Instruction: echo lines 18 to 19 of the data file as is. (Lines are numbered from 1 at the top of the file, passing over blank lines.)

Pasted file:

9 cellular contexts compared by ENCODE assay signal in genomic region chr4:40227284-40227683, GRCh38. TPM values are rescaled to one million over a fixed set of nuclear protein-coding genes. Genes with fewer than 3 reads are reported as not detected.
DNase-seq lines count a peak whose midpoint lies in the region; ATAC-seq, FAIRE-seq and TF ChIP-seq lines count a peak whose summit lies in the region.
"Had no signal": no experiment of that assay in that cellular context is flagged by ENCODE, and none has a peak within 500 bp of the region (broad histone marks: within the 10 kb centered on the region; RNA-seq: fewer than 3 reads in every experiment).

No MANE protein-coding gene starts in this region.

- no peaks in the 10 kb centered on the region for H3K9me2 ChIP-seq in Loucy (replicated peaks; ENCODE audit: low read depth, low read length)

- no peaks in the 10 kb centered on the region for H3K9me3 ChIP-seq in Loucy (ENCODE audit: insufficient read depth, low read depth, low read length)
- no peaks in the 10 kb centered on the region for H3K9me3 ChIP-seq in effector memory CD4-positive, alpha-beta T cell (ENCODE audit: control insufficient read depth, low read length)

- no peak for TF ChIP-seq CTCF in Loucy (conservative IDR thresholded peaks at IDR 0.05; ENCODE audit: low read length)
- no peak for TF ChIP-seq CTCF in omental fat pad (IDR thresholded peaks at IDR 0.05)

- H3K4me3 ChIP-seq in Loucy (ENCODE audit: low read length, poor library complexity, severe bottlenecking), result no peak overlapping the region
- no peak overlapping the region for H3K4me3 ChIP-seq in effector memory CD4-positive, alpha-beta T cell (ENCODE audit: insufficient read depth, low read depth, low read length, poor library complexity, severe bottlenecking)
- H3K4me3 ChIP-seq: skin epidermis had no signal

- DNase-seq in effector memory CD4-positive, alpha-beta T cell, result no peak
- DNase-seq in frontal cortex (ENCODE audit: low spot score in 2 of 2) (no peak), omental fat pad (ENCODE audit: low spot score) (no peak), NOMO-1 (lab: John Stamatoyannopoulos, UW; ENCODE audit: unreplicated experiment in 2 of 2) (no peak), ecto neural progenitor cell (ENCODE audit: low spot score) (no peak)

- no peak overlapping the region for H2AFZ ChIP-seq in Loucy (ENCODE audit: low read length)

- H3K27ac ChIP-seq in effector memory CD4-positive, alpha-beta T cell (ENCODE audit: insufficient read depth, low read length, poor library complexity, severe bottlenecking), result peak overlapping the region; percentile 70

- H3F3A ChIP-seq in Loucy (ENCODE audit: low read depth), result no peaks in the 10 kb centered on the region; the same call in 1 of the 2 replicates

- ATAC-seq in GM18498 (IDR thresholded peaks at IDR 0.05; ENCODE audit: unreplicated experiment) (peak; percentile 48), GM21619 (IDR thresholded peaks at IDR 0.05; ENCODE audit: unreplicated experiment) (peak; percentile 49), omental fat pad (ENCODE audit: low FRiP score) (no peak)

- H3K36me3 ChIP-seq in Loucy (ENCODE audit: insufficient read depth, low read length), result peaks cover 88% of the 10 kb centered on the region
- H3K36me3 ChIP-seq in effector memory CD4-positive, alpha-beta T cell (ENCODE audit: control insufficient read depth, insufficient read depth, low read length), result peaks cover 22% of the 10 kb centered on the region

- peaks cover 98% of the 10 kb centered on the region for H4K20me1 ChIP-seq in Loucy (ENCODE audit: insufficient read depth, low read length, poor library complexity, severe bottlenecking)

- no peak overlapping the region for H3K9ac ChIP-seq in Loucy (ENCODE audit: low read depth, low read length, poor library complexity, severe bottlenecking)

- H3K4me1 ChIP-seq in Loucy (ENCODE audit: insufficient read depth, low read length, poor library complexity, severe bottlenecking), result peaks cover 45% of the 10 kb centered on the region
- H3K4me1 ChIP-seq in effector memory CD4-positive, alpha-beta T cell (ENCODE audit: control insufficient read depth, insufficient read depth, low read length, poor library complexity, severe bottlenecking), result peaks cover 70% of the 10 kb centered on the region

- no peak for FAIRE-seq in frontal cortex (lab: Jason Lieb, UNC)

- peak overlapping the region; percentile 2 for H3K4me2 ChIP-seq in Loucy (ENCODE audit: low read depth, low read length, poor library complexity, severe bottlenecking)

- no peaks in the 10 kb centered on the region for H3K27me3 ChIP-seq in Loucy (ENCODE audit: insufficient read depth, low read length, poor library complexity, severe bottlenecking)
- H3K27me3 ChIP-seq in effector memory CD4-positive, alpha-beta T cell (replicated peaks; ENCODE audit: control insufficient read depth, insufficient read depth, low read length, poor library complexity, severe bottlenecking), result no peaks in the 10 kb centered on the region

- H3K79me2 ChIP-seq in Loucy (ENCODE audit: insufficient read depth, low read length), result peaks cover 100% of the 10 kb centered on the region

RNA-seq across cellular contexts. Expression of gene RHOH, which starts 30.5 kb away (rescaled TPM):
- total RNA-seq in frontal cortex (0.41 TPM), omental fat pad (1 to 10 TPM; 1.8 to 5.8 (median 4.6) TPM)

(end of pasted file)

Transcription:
- ATAC-seq in GM18498 (IDR thresholded peaks at IDR 0.05; ENCODE audit: unreplicated experiment) (peak; percentile 48), GM21619 (IDR thresholded peaks at IDR 0.05; ENCODE audit: unreplicated experiment) (peak; percentile 49), omental fat pad (ENCODE audit: low FRiP score) (no peak)

- H3K36me3 ChIP-seq in Loucy (ENCODE audit: insufficient read depth, low read length), result peaks cover 88% of the 10 kb centered on the region